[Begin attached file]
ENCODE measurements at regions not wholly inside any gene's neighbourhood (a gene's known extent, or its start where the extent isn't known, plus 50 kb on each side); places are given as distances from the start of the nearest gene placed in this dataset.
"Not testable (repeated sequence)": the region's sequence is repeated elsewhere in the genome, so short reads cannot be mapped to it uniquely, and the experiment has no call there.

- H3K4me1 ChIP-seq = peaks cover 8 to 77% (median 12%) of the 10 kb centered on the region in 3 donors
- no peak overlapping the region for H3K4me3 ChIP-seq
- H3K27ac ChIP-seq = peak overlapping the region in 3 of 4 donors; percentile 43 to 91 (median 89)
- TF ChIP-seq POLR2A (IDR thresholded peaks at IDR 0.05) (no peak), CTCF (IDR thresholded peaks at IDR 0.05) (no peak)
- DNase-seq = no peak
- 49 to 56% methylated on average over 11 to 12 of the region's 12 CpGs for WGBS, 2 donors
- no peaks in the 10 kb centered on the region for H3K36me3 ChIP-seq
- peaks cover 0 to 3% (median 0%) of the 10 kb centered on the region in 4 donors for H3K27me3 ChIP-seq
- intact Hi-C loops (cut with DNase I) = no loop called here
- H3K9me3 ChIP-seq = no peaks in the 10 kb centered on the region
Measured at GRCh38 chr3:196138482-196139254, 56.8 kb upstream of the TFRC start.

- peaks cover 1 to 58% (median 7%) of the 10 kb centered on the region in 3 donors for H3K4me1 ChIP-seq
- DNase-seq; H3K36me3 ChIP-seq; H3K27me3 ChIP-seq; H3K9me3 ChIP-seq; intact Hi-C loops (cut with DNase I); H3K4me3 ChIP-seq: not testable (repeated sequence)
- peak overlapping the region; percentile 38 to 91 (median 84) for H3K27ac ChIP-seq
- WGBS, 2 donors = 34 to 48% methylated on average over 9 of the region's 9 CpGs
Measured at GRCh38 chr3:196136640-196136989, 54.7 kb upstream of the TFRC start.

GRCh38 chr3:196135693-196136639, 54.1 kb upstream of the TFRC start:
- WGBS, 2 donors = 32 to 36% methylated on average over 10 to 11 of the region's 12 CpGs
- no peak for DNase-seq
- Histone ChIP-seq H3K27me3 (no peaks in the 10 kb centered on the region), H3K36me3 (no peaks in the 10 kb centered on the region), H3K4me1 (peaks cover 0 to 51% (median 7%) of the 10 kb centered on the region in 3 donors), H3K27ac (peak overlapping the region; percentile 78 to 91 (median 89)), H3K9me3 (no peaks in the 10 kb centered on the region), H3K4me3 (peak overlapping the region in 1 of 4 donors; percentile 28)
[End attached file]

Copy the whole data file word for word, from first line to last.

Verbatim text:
ENCODE measurements at regions not wholly inside any gene's neighbourhood (a gene's known extent, or its start where the extent isn't known, plus 50 kb on each side); places are given as distances from the start of the nearest gene placed in this dataset.
"Not testable (repeated sequence)": the region's sequence is repeated elsewhere in the genome, so short reads cannot be mapped to it uniquely, and the experiment has no call there.

- H3K4me1 ChIP-seq = peaks cover 8 to 77% (median 12%) of the 10 kb centered on the region in 3 donors
- no peak overlapping the region for H3K4me3 ChIP-seq
- H3K27ac ChIP-seq = peak overlapping the region in 3 of 4 donors; percentile 43 to 91 (median 89)
- TF ChIP-seq POLR2A (IDR thresholded peaks at IDR 0.05) (no peak), CTCF (IDR thresholded peaks at IDR 0.05) (no peak)
- DNase-seq = no peak
- 49 to 56% methylated on average over 11 to 12 of the region's 12 CpGs for WGBS, 2 donors
- no peaks in the 10 kb centered on the region for H3K36me3 ChIP-seq
- peaks cover 0 to 3% (median 0%) of the 10 kb centered on the region in 4 donors for H3K27me3 ChIP-seq
- intact Hi-C loops (cut with DNase I) = no loop called here
- H3K9me3 ChIP-seq = no peaks in the 10 kb centered on the region
Measured at GRCh38 chr3:196138482-196139254, 56.8 kb upstream of the TFRC start.

- peaks cover 1 to 58% (median 7%) of the 10 kb centered on the region in 3 donors for H3K4me1 ChIP-seq
- DNase-seq; H3K36me3 ChIP-seq; H3K27me3 ChIP-seq; H3K9me3 ChIP-seq; intact Hi-C loops (cut with DNase I); H3K4me3 ChIP-seq: not testable (repeated sequence)
- peak overlapping the region; percentile 38 to 91 (median 84) for H3K27ac ChIP-seq
- WGBS, 2 donors = 34 to 48% methylated on average over 9 of the region's 9 CpGs
Measured at GRCh38 chr3:196136640-196136989, 54.7 kb upstream of the TFRC start.

GRCh38 chr3:196135693-196136639, 54.1 kb upstream of the TFRC start:
- WGBS, 2 donors = 32 to 36% methylated on average over 10 to 11 of the region's 12 CpGs
- no peak for DNase-seq
- Histone ChIP-seq H3K27me3 (no peaks in the 10 kb centered on the region), H3K36me3 (no peaks in the 10 kb centered on the region), H3K4me1 (peaks cover 0 to 51% (median 7%) of the 10 kb centered on the region in 3 donors), H3K27ac (peak overlapping the region; percentile 78 to 91 (median 89)), H3K9me3 (no peaks in the 10 kb centered on the region), H3K4me3 (peak overlapping the region in 1 of 4 donors; percentile 28)